One surprising discovery I made when I was doing the research for my book The Confident Child, was that children often respond negatively to praise. A 5-year-old burst into tears when her grandmother looked at her school workbook and proclained, "It's brilliant!" A 7-year-old kicked and screamed, and then squeezed her newly-made clay figure into a ball when her mother praised it as "beautiful". A 15-year-old boy blushed with fury when his teacher said his English homework was "intelligent and sensitive."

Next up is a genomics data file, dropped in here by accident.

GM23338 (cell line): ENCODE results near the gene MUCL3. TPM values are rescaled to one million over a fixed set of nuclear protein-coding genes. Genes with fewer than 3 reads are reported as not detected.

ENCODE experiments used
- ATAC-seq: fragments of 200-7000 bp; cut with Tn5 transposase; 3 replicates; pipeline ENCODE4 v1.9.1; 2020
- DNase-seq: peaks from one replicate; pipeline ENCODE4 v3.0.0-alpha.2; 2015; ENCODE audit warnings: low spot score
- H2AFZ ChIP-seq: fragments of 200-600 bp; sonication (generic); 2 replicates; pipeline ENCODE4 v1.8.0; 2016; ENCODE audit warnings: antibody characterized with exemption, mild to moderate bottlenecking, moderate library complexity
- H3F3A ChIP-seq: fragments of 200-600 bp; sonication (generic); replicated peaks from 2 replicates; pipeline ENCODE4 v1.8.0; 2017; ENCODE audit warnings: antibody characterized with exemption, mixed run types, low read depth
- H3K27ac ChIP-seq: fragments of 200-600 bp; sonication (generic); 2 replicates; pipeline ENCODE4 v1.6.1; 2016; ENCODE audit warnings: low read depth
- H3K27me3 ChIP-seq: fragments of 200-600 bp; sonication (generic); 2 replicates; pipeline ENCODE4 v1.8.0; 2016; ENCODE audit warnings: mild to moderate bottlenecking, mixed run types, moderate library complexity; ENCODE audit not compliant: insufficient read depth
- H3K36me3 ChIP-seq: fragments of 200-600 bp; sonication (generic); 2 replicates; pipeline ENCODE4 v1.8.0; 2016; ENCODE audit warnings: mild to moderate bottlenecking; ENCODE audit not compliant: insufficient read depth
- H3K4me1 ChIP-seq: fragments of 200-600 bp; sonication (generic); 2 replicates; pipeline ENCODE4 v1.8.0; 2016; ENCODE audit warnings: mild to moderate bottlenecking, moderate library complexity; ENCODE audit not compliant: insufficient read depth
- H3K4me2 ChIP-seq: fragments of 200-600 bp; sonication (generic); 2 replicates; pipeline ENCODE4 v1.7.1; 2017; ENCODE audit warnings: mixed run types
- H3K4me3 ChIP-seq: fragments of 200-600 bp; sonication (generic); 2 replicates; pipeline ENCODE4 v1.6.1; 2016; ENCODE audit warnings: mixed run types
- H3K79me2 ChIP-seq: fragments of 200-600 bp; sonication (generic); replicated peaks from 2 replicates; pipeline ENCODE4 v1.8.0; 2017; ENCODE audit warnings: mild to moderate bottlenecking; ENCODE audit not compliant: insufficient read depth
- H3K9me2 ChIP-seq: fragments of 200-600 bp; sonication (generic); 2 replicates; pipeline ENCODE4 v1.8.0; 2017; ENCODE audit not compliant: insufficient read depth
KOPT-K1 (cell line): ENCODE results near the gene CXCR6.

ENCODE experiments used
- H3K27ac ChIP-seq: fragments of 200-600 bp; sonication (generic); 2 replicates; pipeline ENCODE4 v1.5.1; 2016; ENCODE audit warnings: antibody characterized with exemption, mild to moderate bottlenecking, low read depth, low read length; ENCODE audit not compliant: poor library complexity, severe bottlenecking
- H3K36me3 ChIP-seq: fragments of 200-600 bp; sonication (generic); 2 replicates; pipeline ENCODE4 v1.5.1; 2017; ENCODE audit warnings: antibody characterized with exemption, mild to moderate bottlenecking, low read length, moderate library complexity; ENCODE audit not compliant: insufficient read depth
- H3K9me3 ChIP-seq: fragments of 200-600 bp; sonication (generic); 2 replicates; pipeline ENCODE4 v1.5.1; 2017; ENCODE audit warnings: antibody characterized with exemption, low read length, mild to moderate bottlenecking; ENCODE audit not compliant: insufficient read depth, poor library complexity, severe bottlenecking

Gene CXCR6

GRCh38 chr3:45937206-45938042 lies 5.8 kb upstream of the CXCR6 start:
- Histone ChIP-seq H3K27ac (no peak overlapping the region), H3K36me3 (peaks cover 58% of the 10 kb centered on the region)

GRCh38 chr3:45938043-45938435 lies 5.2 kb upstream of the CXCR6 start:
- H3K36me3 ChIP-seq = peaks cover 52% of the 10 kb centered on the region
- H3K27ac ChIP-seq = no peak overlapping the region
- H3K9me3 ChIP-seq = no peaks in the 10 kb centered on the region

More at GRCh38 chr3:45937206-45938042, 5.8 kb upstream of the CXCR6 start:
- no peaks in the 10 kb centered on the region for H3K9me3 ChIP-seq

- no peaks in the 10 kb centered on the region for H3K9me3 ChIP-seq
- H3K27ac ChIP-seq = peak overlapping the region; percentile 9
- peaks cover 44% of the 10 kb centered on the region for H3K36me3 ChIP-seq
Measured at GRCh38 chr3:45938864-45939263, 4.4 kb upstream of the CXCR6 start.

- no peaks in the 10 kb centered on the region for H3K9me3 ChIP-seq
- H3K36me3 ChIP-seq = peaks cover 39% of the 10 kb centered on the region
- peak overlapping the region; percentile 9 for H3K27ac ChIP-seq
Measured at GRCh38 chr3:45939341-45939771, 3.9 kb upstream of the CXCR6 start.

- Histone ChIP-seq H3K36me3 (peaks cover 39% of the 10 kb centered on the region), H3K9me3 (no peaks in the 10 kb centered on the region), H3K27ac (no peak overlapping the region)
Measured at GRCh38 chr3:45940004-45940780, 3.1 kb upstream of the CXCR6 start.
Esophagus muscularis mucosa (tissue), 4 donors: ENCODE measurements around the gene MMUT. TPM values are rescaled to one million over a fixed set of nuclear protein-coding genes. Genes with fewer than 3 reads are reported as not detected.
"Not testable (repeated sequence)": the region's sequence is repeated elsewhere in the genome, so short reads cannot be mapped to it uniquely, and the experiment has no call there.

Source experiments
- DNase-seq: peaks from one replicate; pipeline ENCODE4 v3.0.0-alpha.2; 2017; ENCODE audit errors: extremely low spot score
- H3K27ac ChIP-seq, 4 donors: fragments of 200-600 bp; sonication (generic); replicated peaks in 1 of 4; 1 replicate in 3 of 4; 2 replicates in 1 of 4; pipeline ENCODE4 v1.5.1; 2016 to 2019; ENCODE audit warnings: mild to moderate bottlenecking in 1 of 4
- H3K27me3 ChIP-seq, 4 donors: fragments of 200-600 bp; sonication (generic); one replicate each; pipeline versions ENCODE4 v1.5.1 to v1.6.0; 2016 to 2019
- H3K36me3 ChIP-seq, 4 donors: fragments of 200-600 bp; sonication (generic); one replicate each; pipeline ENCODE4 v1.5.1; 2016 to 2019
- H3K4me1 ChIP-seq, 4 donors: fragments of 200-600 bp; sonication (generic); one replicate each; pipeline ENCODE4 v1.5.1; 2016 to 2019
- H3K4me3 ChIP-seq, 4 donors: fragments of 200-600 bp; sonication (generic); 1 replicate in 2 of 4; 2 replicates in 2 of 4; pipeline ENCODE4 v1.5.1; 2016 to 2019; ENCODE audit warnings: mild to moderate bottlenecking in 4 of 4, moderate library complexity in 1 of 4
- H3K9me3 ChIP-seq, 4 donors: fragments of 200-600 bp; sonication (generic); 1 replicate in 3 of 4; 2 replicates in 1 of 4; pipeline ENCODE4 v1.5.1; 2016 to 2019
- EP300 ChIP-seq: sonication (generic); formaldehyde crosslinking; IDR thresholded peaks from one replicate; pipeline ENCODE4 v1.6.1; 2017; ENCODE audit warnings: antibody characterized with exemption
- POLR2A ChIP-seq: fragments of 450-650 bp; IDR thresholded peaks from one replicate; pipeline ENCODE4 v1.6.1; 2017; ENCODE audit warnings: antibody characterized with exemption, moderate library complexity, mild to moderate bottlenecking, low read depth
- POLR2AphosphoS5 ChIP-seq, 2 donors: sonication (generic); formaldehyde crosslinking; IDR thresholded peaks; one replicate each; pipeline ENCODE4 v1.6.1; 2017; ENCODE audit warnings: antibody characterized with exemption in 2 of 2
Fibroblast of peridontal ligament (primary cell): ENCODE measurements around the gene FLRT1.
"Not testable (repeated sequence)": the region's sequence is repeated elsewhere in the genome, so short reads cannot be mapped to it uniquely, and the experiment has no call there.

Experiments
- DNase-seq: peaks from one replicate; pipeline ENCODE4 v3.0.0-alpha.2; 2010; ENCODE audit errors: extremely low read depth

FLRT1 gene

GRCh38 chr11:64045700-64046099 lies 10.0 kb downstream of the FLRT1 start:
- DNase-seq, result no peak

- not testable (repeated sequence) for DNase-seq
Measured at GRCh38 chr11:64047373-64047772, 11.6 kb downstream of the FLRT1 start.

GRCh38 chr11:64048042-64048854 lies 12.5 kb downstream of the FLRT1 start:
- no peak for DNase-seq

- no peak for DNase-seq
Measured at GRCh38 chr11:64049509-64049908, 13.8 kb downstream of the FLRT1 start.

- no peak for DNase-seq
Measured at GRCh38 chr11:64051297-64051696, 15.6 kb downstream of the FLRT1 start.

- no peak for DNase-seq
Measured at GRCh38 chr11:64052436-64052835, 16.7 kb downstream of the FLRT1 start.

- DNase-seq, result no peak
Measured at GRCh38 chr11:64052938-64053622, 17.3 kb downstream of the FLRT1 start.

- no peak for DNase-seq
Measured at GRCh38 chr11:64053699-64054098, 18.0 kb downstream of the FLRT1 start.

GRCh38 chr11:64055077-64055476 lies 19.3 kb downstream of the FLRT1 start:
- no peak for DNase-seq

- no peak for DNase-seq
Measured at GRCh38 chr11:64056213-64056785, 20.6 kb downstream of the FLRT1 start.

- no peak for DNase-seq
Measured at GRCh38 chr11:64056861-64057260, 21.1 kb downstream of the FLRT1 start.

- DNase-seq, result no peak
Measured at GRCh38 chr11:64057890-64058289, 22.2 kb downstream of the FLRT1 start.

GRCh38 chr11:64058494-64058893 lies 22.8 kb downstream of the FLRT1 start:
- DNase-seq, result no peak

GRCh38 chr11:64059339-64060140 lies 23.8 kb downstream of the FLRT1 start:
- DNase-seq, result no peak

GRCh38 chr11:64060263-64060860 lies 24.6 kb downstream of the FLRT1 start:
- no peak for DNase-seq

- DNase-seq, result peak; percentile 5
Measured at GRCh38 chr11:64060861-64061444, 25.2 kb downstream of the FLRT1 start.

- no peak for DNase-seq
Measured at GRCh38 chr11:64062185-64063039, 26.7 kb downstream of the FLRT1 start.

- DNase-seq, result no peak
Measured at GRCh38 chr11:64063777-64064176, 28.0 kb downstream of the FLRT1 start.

Praise is an important learning tool, but it is a difficult tool to use correctly. Some psychologists warn that praise for overall ability is harmful because it suggests that any good performance is a result of natural ability, with the implication that a poor performance is a result of natural deficiency. Praise for an outcome that emphasizes ability then makes a child reluctant to take on a challenge, which always has the possibility of failure, because a failure signals lack of ability. Failures then threaten one's overall self esteem. So, it is proposed that children are praised for effort, and for specific achievements that are clearly linked to hard work, rather than for ability.
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